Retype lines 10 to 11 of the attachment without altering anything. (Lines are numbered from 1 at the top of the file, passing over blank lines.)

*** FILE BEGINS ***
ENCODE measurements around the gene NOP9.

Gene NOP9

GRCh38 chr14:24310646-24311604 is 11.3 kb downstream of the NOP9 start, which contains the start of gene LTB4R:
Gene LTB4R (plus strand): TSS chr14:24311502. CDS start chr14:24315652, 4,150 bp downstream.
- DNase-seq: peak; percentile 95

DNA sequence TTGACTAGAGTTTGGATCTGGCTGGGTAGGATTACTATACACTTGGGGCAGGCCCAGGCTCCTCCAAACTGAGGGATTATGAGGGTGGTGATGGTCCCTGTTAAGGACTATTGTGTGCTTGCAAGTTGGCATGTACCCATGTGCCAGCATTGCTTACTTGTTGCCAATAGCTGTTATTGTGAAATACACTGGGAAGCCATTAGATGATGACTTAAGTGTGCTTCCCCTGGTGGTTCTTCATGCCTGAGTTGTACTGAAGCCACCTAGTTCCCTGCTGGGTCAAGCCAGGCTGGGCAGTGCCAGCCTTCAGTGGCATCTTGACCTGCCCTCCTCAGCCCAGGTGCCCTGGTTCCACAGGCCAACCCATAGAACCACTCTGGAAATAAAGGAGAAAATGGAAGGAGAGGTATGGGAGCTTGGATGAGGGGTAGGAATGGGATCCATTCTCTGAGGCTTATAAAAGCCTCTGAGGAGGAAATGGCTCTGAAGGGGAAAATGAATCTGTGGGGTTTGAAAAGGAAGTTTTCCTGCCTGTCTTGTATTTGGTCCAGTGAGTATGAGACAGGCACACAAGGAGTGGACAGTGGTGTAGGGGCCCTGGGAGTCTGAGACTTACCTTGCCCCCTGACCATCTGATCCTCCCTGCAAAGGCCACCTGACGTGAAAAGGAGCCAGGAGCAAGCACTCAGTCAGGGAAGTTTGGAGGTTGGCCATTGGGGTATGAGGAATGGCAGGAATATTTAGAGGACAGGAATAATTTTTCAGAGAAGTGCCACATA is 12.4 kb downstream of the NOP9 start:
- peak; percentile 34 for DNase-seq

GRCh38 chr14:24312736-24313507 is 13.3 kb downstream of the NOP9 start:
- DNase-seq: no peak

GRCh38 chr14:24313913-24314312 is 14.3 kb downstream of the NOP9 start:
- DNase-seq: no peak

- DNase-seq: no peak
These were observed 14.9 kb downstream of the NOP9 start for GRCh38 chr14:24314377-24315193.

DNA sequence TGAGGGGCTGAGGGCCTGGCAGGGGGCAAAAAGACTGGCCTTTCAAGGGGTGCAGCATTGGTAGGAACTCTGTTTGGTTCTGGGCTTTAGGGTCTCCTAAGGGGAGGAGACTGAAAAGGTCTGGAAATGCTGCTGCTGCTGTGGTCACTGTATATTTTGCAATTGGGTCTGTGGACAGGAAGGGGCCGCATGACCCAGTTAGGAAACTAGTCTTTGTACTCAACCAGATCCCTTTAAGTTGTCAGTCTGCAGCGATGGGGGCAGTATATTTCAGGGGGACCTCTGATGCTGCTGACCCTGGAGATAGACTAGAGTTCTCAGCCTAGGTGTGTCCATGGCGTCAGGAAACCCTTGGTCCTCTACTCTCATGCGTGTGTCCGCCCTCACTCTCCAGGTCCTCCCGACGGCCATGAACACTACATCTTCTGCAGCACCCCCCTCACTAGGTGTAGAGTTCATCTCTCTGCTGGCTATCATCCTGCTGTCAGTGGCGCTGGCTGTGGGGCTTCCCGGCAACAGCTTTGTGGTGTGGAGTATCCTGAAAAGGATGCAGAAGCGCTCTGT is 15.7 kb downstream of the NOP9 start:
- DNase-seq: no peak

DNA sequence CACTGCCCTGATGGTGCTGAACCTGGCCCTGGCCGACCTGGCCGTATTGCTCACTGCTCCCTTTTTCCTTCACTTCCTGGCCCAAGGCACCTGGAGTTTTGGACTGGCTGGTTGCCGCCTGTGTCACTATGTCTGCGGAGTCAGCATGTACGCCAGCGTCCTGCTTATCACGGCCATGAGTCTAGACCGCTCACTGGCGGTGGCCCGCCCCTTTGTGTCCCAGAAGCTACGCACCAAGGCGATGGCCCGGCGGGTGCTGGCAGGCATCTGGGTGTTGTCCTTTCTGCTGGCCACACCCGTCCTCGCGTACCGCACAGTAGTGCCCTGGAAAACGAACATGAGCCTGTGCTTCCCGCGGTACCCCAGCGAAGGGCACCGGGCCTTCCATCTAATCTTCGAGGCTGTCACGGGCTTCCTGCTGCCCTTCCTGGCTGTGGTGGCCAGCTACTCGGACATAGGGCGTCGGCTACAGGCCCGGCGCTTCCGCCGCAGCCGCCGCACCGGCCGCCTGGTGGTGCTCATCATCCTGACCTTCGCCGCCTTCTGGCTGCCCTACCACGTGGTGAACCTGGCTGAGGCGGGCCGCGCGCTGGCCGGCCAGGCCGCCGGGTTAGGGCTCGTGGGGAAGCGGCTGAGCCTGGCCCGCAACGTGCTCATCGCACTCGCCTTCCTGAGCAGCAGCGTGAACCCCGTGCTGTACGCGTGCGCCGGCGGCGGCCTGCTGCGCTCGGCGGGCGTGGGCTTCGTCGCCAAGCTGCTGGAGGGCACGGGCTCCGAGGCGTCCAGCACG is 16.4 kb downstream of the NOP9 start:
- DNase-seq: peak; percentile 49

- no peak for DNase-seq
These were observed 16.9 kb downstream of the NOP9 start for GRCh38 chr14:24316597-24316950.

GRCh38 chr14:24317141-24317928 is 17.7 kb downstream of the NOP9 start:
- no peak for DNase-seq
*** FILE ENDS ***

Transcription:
GRCh38 chr14:24313913-24314312 is 14.3 kb downstream of the NOP9 start:
- DNase-seq: no peak